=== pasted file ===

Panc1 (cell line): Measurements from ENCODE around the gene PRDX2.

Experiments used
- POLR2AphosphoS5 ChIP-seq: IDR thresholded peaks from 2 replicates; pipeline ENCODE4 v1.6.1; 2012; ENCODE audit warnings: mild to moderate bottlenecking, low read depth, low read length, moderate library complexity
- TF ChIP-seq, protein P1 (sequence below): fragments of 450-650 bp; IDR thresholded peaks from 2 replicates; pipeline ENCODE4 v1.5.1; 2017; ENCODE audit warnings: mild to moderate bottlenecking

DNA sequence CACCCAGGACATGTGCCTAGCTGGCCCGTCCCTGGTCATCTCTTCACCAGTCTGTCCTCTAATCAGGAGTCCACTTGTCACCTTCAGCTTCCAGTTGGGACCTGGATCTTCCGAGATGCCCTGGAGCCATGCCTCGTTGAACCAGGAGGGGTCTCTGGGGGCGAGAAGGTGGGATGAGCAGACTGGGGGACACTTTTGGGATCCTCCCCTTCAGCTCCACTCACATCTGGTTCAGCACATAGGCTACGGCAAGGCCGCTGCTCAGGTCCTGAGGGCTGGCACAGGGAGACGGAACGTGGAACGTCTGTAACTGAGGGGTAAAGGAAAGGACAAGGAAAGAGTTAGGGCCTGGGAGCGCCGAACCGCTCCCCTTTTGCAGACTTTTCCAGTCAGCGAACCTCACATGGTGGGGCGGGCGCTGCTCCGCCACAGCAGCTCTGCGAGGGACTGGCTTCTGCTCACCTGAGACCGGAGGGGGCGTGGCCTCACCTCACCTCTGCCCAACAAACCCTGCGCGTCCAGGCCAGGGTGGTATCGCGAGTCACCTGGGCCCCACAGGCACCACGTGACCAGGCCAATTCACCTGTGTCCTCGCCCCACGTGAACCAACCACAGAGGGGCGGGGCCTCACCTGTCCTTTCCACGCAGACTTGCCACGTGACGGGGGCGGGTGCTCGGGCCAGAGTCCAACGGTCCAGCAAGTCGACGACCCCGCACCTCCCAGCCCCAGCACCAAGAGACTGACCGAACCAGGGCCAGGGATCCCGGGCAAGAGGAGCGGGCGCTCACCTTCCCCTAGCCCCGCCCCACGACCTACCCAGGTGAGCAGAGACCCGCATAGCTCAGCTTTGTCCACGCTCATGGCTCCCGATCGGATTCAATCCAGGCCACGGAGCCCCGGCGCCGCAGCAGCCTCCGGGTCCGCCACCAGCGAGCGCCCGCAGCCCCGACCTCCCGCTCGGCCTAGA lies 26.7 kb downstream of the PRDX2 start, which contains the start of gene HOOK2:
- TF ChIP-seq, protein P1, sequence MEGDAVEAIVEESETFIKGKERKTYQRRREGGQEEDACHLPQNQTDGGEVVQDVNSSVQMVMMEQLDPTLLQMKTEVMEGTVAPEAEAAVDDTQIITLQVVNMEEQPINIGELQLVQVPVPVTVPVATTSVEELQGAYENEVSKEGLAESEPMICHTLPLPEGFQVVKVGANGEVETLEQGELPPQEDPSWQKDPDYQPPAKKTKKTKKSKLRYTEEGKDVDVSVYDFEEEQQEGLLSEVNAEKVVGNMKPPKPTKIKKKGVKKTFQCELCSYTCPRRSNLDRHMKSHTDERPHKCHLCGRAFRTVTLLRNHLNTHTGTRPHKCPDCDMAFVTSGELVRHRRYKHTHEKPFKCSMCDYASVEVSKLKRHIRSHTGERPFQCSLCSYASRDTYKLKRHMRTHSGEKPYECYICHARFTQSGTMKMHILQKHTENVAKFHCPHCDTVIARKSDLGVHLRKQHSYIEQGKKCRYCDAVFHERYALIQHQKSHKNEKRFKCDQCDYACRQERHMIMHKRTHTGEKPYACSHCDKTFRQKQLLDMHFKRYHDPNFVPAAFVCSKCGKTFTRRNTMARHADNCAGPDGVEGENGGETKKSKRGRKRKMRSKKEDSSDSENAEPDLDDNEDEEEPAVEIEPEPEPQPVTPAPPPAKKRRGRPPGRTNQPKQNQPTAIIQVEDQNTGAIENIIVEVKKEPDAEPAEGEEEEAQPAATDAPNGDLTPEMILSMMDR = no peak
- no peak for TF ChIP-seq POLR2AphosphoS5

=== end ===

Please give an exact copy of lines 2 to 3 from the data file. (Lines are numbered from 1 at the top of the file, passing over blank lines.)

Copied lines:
Experiments used
- POLR2AphosphoS5 ChIP-seq: IDR thresholded peaks from 2 replicates; pipeline ENCODE4 v1.6.1; 2012; ENCODE audit warnings: mild to moderate bottlenecking, low read depth, low read length, moderate library complexity